Evidence summary (Updated 2022)
A small body of good quality randomised controlled data shows physical activity will have improve left ventricular ejection fraction(1–3).
A more recent review showed that while left ventricular ejection fraction (LVEF) was significantly improved (MD = 2.82, 95% CI [1.50, 4.14], p < 0.05); left ventricular end diastolic diameter was not significantly improved with exercise interventions.(4)
When considering types of physical activity, HIIT has been shown to generally have better evidence supporting improvements in LVEF in patients after PCI (percutaneous coronary intervention) in a SR and MA of 6 RCTs of 247 patients.(5)
Quality of Evidence
B – moderate quality
Strength of recommendation
1 – strong recommendation
Physical activity can be recommended to improve the coronary flood flow in most patients with ischaemic heart disease and should be undertaken unless there are compelling reasons to do so.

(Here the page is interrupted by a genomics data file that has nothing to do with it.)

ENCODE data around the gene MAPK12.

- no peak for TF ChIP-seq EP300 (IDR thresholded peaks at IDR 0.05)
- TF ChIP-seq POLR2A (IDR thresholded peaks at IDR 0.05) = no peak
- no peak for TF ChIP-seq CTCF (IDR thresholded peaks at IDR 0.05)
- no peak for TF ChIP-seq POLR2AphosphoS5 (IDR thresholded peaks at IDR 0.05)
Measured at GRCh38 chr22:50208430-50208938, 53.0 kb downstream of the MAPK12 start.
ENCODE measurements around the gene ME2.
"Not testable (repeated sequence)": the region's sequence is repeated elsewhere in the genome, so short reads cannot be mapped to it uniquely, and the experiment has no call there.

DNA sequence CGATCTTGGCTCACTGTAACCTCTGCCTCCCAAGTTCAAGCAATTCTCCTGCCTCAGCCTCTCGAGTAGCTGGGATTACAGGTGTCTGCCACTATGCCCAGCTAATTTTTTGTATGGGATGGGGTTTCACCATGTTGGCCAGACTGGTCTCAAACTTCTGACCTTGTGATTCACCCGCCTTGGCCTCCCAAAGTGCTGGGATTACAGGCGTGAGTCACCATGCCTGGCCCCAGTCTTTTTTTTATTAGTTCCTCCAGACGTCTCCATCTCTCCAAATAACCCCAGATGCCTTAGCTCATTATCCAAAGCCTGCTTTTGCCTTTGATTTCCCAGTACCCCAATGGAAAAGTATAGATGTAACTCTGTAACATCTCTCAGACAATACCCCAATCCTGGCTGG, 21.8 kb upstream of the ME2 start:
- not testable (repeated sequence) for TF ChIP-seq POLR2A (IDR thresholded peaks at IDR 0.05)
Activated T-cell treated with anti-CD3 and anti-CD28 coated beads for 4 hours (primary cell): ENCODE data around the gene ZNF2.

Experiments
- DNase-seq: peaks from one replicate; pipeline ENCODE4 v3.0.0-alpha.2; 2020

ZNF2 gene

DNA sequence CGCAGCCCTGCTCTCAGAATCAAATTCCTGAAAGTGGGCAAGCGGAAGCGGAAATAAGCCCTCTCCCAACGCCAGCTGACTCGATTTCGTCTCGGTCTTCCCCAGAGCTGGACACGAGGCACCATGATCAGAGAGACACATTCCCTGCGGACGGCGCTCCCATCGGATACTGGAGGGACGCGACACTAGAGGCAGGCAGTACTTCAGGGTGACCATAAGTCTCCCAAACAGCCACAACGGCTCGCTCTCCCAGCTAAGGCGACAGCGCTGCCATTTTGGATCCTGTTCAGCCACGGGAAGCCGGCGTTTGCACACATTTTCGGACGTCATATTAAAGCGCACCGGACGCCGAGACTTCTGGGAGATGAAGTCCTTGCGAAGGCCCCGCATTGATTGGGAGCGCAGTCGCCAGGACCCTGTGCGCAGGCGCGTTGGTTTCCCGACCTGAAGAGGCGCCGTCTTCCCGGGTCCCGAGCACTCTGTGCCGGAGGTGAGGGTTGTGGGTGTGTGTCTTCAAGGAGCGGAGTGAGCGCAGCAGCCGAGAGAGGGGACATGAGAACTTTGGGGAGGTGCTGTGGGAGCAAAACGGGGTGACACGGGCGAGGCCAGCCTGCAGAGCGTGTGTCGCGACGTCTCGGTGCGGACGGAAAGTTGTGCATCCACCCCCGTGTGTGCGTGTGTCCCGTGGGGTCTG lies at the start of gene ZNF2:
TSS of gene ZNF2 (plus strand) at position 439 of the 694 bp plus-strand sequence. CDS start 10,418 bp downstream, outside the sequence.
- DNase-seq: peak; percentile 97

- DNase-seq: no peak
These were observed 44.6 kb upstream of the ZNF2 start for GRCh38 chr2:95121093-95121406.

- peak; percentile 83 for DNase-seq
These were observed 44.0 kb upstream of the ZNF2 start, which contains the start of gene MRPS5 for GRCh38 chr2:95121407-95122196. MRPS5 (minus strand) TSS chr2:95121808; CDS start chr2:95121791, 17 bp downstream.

- Adams V, Besler C, Fischer T, Riwanto M, Noack F, Hollriegel R, et al. Exercise training in patients with chronic heart failure promotes restoration of high-density lipoprotein functional properties. Circ Res. 113:1345–1355.
- Erbs S, Hollriegel R, Linke A, Beck EB, Adams V, Gielen S, et al. Exercise training in patients with advanced chronic heart failure (NYHA IIIb) promotes restoration of peripheral vasomotor function, induction of endogenous regeneration, and improvement of left ventricular function. Circ Hear Fail. 3:486–494.
- Amundsen BH, Rognmo O, Hatlen-Rebhan G, Slordahl SA. High-intensity aerobic exercise improves diastolic function in coronary artery disease. Scand Cardiovasc J. 42(110).
- Zhang H, Chang R. Effects of Exercise after Percutaneous Coronary Intervention on Cardiac Function and Cardiovascular Adverse Events in Patients with Coronary Heart Disease: Systematic Review and Meta-Analysis. J Sports Sci Med [Internet]. 2019 [cited 2022 Oct 7];18(2):213. Available from: /pmc/articles/PMC6543998/
- Zhang X, Xu D, Sun G, Jiang Z, Tian J, Shan Q. Effects of high-intensity interval training in patients with coronary artery disease after percutaneous coronary intervention: A systematic review and meta-analysis. Nurs open [Internet]. 2021 May 1 [cited 2022 Oct 7];8(3):1424–35. Available from: https://pubmed.ncbi.nlm.nih.gov/33528117/